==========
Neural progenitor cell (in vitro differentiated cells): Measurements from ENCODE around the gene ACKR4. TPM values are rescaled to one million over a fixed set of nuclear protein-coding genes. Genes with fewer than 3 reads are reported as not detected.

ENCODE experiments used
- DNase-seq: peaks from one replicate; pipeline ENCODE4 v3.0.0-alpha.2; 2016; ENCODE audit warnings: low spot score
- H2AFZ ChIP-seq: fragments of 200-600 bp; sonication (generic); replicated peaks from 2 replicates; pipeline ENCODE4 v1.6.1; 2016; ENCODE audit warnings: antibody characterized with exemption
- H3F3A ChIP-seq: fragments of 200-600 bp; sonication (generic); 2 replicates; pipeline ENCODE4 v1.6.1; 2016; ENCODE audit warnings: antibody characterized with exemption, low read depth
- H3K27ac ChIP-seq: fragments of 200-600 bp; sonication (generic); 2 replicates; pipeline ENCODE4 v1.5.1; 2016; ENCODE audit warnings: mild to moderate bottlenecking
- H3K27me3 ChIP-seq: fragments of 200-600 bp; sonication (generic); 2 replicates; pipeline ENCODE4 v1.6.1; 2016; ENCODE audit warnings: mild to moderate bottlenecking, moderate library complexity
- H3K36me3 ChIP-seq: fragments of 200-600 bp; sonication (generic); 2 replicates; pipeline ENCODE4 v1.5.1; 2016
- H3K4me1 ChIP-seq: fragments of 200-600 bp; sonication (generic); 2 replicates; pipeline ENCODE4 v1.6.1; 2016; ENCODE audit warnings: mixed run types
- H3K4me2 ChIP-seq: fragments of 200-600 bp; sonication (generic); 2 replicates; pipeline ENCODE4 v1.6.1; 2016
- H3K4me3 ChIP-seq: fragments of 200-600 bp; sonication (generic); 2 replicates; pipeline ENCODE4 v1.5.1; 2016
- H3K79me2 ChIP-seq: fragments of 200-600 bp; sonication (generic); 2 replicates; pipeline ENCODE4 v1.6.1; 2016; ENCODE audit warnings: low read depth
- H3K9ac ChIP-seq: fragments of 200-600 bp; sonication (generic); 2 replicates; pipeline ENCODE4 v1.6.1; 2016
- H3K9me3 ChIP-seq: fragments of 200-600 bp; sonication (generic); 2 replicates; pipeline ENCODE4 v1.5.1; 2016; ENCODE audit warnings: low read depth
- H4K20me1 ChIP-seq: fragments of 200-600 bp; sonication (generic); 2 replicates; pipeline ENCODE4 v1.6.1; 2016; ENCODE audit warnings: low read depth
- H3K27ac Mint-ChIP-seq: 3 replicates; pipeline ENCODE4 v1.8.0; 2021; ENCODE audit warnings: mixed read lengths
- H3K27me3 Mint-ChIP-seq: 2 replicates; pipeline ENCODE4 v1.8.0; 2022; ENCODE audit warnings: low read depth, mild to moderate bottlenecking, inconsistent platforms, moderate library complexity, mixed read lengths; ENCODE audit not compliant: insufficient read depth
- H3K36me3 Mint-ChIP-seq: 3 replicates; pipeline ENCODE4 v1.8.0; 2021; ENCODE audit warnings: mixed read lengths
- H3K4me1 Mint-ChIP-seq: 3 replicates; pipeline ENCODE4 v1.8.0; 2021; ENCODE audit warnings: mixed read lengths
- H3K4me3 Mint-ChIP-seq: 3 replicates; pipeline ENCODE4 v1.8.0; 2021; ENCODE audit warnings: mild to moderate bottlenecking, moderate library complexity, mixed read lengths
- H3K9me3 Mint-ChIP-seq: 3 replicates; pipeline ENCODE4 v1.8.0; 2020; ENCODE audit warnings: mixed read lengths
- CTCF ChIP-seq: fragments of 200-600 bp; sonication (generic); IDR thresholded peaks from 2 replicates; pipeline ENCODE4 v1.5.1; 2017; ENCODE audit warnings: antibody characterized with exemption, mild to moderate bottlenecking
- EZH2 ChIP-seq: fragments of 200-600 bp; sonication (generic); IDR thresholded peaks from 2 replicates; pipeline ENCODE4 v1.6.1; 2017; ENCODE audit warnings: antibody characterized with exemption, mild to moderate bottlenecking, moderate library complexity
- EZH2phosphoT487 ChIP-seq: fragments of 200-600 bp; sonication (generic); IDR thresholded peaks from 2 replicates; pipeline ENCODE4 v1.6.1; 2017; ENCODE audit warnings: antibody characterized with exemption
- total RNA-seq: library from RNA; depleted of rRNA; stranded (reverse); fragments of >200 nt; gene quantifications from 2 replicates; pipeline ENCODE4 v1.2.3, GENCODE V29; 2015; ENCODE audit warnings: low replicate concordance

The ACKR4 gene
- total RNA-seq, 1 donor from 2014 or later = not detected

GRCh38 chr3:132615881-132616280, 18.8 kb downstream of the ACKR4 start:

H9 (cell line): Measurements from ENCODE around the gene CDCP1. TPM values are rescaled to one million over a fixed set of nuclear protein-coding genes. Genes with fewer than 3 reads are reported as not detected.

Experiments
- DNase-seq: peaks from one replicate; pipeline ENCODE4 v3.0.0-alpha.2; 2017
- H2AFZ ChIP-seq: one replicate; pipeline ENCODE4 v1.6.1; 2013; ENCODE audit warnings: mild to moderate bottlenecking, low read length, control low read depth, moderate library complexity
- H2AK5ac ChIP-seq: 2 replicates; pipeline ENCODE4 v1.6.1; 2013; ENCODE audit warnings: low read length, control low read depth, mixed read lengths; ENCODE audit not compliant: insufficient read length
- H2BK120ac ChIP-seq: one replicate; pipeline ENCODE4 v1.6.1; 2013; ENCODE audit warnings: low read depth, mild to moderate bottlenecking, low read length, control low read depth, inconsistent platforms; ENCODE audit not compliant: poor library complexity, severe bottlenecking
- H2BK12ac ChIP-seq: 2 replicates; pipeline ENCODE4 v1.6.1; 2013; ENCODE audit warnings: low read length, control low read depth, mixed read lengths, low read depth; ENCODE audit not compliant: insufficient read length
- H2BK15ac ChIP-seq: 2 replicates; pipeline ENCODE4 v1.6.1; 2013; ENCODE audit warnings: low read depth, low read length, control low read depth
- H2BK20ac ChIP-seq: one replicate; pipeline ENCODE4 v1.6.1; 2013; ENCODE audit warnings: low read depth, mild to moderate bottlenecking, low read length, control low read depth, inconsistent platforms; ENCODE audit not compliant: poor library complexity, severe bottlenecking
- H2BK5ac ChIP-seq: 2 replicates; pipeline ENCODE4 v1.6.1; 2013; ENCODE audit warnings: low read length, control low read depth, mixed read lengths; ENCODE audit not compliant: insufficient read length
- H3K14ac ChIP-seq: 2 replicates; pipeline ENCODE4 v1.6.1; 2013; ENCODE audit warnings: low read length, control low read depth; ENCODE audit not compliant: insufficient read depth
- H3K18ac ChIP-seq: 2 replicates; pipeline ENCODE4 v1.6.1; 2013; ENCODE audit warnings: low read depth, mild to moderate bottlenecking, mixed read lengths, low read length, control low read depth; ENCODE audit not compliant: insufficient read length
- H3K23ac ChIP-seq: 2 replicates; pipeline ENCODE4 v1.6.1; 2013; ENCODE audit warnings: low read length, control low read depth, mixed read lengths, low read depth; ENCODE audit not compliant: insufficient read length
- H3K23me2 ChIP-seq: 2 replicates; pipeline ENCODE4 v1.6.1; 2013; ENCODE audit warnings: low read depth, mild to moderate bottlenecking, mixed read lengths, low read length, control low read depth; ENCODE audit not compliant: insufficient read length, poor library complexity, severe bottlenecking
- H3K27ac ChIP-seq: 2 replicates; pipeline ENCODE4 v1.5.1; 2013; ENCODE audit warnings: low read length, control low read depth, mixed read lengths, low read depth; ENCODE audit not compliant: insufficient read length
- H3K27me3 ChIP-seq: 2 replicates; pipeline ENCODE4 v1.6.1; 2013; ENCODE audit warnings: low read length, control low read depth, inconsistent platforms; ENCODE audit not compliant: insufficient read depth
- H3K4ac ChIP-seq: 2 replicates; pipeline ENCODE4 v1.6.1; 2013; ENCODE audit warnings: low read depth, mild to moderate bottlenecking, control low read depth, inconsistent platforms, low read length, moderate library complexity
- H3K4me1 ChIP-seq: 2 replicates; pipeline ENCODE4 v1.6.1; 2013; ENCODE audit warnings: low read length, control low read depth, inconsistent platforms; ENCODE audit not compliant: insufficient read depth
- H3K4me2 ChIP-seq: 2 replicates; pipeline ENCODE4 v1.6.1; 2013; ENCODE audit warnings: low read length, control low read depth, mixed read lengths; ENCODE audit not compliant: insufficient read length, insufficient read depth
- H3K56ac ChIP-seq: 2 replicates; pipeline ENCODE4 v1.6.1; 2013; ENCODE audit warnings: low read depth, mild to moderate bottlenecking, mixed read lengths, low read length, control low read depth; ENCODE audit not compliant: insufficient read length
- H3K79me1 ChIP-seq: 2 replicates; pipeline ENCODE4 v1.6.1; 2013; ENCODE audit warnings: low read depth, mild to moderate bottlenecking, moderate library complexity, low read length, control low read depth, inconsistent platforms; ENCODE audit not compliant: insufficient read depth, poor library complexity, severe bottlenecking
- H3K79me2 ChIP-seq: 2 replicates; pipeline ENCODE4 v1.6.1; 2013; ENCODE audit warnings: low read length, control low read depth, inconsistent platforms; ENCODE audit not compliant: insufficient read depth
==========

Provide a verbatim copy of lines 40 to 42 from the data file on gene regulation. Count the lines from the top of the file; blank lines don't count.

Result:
- H3K18ac ChIP-seq: 2 replicates; pipeline ENCODE4 v1.6.1; 2013; ENCODE audit warnings: low read depth, mild to moderate bottlenecking, mixed read lengths, low read length, control low read depth; ENCODE audit not compliant: insufficient read length
- H3K23ac ChIP-seq: 2 replicates; pipeline ENCODE4 v1.6.1; 2013; ENCODE audit warnings: low read length, control low read depth, mixed read lengths, low read depth; ENCODE audit not compliant: insufficient read length
- H3K23me2 ChIP-seq: 2 replicates; pipeline ENCODE4 v1.6.1; 2013; ENCODE audit warnings: low read depth, mild to moderate bottlenecking, mixed read lengths, low read length, control low read depth; ENCODE audit not compliant: insufficient read length, poor library complexity, severe bottlenecking